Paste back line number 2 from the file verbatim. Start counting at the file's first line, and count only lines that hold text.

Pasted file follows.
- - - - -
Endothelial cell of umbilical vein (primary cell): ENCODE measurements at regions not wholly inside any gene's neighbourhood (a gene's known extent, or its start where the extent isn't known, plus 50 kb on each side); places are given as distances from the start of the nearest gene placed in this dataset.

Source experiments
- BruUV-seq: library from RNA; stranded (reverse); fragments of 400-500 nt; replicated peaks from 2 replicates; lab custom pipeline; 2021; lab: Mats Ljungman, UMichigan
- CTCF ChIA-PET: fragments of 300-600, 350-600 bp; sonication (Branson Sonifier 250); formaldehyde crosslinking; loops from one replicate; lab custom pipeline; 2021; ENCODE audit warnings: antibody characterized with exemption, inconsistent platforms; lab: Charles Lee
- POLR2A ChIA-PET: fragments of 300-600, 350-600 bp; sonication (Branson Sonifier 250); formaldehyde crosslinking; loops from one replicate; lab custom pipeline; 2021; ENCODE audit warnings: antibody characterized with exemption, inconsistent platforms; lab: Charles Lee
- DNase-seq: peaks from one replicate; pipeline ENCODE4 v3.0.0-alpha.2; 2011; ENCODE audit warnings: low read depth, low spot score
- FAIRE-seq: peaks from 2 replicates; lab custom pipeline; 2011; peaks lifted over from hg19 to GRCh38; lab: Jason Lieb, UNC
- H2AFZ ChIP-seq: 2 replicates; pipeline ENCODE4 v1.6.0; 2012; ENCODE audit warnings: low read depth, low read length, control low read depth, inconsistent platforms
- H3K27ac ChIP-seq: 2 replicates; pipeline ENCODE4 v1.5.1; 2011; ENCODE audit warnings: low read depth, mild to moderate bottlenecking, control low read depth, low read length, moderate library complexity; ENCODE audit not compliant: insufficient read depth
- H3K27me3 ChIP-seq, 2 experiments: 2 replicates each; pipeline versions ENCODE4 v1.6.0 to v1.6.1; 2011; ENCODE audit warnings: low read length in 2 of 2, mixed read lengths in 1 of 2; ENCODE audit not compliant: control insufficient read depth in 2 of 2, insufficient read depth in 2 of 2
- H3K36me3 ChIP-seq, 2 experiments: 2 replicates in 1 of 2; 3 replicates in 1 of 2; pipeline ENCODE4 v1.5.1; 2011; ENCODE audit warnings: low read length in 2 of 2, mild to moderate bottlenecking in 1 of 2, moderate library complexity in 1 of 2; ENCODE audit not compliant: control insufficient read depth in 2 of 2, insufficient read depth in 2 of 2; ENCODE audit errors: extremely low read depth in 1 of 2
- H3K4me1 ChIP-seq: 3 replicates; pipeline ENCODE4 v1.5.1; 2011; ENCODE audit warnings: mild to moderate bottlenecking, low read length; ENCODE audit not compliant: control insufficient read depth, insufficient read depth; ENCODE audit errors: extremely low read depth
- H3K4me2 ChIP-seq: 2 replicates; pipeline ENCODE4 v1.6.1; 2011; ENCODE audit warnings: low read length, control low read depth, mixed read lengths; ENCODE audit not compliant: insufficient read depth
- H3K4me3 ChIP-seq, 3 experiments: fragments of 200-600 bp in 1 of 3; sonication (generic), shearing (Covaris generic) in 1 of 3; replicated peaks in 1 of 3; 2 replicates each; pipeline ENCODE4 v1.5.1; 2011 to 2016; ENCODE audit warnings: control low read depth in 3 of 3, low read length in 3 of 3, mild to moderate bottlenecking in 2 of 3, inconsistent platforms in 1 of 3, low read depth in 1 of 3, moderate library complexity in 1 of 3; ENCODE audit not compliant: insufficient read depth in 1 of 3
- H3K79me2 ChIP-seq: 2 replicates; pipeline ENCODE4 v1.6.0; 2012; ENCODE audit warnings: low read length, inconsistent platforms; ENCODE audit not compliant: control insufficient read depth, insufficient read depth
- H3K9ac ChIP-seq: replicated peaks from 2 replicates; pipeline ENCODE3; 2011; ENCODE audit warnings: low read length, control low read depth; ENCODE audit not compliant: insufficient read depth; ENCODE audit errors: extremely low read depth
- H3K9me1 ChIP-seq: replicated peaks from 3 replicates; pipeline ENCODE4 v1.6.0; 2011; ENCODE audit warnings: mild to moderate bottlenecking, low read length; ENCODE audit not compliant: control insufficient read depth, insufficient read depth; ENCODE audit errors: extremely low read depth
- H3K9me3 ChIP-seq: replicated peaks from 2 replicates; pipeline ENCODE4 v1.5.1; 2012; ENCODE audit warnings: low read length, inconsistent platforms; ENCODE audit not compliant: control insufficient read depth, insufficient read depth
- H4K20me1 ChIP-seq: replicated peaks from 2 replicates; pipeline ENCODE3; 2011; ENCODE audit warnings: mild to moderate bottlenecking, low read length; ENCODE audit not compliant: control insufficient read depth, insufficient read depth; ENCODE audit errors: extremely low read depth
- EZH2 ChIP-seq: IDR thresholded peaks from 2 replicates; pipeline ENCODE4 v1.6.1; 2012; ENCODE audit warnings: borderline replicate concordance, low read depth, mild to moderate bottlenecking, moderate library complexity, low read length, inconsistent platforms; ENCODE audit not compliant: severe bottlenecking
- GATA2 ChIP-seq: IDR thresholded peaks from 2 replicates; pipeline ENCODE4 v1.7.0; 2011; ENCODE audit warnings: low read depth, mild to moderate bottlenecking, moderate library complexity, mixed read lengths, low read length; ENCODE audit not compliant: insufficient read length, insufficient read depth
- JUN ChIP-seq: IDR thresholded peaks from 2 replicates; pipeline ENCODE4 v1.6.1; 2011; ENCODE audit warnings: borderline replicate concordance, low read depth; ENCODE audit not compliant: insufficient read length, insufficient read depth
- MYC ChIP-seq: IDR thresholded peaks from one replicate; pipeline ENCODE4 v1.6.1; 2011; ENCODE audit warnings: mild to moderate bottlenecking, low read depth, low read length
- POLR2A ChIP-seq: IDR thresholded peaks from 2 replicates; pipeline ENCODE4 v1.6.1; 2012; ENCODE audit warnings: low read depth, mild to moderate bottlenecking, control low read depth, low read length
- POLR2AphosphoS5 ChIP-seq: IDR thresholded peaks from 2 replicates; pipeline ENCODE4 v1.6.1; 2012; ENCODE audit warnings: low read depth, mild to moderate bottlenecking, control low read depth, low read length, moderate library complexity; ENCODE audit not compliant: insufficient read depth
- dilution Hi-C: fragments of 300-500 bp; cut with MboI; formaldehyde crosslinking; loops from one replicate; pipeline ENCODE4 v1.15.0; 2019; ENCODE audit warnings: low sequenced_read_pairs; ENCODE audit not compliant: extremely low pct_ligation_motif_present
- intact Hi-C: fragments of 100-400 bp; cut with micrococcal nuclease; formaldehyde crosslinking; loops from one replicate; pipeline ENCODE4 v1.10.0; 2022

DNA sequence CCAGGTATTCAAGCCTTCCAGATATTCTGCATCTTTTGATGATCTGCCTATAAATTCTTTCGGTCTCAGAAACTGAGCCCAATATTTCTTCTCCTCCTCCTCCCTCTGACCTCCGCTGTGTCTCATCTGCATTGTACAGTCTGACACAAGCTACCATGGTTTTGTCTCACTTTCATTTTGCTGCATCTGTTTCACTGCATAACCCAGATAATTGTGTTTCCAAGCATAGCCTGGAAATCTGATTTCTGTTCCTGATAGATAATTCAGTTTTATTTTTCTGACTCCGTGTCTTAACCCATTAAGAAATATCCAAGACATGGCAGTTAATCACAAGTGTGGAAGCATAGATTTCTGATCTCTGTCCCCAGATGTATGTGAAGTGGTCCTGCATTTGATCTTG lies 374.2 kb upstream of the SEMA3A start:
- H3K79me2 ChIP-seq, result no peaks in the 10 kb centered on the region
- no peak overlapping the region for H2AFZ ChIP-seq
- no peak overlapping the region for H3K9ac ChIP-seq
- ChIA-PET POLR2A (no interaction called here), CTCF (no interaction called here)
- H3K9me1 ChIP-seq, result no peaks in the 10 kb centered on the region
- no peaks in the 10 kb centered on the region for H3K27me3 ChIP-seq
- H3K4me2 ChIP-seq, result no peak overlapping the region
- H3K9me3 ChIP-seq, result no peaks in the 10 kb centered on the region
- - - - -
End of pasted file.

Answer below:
Source experiments